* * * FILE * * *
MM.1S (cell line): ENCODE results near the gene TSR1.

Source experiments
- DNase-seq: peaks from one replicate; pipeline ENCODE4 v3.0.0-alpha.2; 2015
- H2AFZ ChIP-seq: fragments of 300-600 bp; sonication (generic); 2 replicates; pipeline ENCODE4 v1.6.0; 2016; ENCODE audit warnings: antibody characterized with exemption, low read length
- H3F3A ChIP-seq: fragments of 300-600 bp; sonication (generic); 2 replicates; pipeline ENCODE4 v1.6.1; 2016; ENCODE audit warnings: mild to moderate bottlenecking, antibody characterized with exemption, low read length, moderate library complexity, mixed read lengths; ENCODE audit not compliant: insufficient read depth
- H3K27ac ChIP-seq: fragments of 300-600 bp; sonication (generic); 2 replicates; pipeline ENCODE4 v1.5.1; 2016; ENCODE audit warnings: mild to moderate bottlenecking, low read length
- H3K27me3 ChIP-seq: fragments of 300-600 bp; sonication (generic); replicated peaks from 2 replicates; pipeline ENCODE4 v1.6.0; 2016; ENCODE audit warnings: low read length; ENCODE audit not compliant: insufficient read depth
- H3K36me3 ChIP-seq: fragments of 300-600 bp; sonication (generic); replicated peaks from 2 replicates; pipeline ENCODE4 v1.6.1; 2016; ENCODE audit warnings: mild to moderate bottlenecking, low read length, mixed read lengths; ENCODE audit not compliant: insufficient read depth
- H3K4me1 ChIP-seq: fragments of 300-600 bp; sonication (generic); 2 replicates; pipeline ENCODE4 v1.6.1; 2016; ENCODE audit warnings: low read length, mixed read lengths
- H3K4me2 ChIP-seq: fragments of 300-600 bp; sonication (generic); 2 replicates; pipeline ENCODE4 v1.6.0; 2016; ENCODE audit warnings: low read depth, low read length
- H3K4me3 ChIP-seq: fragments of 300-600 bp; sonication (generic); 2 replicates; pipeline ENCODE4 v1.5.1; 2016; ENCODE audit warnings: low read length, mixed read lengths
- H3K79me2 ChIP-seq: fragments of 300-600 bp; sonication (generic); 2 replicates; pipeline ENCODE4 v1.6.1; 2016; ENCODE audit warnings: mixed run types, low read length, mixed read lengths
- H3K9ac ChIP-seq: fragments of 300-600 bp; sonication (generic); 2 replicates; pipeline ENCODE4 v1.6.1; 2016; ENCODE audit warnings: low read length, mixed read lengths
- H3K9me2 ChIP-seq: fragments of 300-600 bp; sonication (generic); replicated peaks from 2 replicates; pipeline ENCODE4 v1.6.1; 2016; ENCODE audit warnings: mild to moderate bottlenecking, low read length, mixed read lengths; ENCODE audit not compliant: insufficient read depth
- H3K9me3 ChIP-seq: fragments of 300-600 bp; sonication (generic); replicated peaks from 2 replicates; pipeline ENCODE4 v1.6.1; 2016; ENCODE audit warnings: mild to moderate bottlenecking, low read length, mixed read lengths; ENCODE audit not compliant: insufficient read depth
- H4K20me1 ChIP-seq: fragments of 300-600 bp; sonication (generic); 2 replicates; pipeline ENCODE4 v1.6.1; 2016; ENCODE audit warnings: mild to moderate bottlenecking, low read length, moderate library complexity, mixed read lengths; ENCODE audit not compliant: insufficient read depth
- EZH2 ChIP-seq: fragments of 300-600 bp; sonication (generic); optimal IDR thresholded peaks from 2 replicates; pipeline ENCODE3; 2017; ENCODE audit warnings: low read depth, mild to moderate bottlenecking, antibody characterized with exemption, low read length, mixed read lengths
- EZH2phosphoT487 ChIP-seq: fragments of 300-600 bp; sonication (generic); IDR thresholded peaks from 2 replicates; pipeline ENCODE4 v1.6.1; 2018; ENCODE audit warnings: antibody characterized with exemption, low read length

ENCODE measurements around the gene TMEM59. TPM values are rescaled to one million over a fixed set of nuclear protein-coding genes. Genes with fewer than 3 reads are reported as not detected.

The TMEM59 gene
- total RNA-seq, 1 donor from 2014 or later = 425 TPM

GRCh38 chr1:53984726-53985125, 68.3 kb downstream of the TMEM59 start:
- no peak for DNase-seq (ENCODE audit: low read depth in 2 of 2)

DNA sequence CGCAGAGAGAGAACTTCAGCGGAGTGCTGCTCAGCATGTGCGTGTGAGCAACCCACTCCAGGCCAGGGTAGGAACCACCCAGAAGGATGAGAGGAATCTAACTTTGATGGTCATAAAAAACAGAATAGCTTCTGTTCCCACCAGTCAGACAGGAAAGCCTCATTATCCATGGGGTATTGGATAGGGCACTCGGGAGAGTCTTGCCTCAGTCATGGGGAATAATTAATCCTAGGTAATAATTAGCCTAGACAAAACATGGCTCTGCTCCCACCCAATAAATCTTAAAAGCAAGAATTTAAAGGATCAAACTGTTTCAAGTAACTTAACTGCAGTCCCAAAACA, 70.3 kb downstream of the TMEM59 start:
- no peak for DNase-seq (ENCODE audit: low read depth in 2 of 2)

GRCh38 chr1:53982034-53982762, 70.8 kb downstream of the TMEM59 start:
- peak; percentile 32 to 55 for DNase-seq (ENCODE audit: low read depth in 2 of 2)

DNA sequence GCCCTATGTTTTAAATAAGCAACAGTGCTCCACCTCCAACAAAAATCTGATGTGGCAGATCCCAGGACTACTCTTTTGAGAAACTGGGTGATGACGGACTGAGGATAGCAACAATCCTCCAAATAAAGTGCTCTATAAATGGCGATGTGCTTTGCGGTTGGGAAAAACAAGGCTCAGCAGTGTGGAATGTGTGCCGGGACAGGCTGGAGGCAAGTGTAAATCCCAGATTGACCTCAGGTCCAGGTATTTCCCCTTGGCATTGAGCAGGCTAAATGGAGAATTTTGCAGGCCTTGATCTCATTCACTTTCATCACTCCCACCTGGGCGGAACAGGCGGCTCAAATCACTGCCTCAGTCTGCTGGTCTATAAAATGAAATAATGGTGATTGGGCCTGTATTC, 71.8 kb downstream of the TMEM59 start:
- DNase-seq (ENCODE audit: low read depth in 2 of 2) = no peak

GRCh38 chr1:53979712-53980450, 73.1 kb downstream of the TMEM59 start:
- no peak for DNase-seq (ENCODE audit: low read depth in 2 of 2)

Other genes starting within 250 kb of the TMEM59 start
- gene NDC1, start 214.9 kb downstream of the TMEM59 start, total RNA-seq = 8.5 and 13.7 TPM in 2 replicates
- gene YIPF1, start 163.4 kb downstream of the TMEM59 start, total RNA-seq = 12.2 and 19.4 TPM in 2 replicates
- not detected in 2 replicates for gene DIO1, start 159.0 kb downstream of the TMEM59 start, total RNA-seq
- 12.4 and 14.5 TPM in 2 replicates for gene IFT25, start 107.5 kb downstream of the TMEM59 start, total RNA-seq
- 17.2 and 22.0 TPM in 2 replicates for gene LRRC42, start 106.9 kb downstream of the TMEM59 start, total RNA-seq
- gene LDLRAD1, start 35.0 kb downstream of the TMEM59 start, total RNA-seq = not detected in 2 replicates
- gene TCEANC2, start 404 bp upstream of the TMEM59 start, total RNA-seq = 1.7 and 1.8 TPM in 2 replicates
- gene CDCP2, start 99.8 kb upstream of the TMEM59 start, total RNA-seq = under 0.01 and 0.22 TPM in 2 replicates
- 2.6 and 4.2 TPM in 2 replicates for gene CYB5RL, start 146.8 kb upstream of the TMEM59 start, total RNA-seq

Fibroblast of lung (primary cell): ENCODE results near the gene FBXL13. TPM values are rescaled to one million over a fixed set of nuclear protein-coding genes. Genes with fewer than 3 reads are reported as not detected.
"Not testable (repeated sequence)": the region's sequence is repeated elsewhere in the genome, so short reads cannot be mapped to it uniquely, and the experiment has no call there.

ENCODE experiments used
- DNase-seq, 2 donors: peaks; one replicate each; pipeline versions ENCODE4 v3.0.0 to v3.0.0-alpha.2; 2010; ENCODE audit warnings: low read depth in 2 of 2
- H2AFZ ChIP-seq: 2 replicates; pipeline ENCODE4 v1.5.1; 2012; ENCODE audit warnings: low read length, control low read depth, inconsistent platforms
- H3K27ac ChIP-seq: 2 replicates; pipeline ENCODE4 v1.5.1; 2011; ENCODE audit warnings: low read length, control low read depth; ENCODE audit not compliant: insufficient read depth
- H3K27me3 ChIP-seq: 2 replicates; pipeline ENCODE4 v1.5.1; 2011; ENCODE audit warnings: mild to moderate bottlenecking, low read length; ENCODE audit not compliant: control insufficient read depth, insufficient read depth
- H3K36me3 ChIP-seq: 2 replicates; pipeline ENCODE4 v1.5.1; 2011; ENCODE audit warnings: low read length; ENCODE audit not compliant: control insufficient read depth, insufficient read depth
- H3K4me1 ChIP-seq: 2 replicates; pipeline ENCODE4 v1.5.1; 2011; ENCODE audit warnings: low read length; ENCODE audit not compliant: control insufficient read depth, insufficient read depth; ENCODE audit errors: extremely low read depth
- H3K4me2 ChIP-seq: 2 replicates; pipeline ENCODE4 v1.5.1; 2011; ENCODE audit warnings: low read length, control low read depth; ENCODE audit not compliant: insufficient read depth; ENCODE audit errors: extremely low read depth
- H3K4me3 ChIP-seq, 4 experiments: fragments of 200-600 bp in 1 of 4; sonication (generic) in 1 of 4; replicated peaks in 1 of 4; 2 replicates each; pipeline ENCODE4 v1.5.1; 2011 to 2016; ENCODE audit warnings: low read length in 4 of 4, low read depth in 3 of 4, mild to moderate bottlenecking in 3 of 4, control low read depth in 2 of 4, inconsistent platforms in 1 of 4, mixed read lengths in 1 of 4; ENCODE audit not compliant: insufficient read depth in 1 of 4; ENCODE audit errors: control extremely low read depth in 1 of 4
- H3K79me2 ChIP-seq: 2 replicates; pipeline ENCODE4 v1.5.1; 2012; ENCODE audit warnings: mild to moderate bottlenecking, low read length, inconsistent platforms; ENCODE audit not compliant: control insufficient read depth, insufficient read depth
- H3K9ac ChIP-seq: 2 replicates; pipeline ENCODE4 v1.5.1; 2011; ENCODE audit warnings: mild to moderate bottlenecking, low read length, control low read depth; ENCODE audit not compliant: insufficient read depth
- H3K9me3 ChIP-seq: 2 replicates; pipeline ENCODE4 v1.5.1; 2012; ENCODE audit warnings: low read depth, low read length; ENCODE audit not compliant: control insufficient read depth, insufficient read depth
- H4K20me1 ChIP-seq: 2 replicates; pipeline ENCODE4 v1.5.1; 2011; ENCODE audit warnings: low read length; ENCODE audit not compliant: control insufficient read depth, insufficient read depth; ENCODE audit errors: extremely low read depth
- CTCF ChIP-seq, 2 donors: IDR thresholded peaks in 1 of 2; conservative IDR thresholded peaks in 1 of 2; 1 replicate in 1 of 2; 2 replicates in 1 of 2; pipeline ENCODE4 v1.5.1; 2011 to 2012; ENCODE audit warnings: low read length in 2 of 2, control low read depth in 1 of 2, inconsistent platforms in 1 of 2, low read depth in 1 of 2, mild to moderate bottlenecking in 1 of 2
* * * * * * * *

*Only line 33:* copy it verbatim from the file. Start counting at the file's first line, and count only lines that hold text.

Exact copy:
- gene NDC1, start 214.9 kb downstream of the TMEM59 start, total RNA-seq = 8.5 and 13.7 TPM in 2 replicates